Building better relationships at work: manager and coworker

18 Oct Building better relationships at work: manager and coworker

Building strong relationships in the workplace is key to having a happy and fulfilled career. Given that co-workers spend a lot of time together, forming positive relationships with your manager(s) and co-workers will help you feel more settled, socially engaged and supported in a team capacity. It will also create a vibrant and collaborative team culture, and enable your organisation to perform better.

Workplace relationships can actually make or break an employee’s decision to stay in a job. In fact, SHRM’s 2016 Employee Job Satisfaction and Engagement Report found that for 77% of people, forming positive relationships with co-workers and managers is the top driver of employee engagement.

When co-workers and their managers don’t have meaningful connections, it’s difficult to create a cohesive culture that makes people feel inspired and motivated. Negative emotions and strained relationships are contagious, meaning they will eventually into the business and affect productivity.

Of course, if you work full-time, spending 40 hours a week with the same people can be intense and draining. By forming positive relationships from the get-go, you can ensure that the working week is more enjoyable and productive. It’s inevitable that conflict will arise, but there are strategies you can use to resolve conflict, support your team and in turn feel supported yourself.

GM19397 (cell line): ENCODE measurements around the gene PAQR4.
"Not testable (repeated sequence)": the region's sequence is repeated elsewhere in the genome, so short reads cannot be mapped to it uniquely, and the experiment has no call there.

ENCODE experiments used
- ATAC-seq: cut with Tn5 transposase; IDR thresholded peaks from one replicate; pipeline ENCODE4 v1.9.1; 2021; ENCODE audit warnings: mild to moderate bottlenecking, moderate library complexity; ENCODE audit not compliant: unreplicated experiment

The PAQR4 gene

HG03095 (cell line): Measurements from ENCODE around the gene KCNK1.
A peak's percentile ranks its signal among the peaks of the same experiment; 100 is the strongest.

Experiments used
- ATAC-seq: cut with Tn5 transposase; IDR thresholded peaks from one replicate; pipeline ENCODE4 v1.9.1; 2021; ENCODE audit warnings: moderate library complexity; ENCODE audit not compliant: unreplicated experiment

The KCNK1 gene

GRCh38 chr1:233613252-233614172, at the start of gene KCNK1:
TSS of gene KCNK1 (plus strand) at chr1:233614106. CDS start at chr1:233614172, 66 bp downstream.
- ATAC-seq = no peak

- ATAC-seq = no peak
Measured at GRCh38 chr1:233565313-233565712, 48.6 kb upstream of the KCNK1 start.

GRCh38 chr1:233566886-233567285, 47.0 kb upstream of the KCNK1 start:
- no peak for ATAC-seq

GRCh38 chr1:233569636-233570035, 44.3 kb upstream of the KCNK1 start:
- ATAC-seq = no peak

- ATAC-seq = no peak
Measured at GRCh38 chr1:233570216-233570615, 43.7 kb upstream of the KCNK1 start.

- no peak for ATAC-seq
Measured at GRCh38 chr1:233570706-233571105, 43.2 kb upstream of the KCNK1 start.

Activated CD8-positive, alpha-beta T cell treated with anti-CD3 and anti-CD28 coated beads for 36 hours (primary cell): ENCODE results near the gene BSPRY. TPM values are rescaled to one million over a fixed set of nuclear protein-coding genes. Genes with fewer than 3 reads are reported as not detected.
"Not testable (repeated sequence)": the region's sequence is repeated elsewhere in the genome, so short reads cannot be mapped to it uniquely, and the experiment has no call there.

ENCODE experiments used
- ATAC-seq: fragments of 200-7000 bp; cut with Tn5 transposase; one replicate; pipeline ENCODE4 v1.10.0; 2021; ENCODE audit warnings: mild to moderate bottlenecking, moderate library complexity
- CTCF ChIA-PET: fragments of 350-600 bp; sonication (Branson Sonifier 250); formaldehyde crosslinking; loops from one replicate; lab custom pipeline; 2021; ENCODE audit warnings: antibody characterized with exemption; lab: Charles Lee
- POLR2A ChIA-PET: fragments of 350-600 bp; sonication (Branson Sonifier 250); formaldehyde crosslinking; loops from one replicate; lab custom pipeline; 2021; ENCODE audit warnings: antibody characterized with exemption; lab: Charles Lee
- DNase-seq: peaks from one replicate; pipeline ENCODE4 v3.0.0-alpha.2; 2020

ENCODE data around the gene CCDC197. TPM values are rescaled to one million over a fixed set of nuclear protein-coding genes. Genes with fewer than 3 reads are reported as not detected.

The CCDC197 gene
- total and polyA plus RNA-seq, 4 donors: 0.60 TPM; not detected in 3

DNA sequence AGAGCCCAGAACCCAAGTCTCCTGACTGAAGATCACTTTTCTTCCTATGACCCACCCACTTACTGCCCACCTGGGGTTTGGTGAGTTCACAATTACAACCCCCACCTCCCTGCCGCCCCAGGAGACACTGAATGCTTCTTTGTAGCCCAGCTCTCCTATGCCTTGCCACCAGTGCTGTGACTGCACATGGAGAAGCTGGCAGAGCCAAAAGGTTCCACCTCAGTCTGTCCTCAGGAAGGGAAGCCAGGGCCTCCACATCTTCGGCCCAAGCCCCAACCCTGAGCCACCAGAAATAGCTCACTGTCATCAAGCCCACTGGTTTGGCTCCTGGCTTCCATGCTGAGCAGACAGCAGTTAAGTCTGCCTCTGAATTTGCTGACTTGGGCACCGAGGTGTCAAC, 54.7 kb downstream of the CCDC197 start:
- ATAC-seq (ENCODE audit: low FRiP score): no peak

1. Listen to others. Most people understand that clear communication and friendly conversation with others is key in building better relationships at work. However, the power of listening to others is often overlooked in relationship-building. Getting to know people is a two-way process: you have to talk and listen, or else the relationship will never grow. Quite the opposite – if you only talk about yourself and never ask someone else questions and listen to their answers, you will push them away. Listening to what your co-worker or manager has to say will ensure they feel that their opinions are respected and valued – and if you listen to them, they will listen to you.
  1. Be a team player. Strong relationships between co-workers and managers result in a culture of higher performance, lower sick leave, increased productivity, higher retention of staff and overall a higher morale within the workplace.
    Being a team player is important for your own individual happiness and wellbeing at work. By being inclusive and collaborative in your thinking and approach, you will also have a positive roll-on effect on your team and potential new recruits. After all, when people talk about a workplace, the first question they ask is: “What’s the team like?” For your own sake as well as theirs, you want the answer to be: “Great, our team get along really well! I really like working here.”
  1. Join in and suggest team activities. Activities such as strategy workshops, team-building days and social events outside of the office go a long way in strengthening relationships in the workplace. If your co-worker or manager plans something, join in, even if the activity isn’t something you would normally do. Showing enthusiasm for team activities will demonstrate your commitment to your role and a genuine interest in getting to know your co-workers. You can also take initiative and suggest an activity yourself, encouraging your team to share your interests.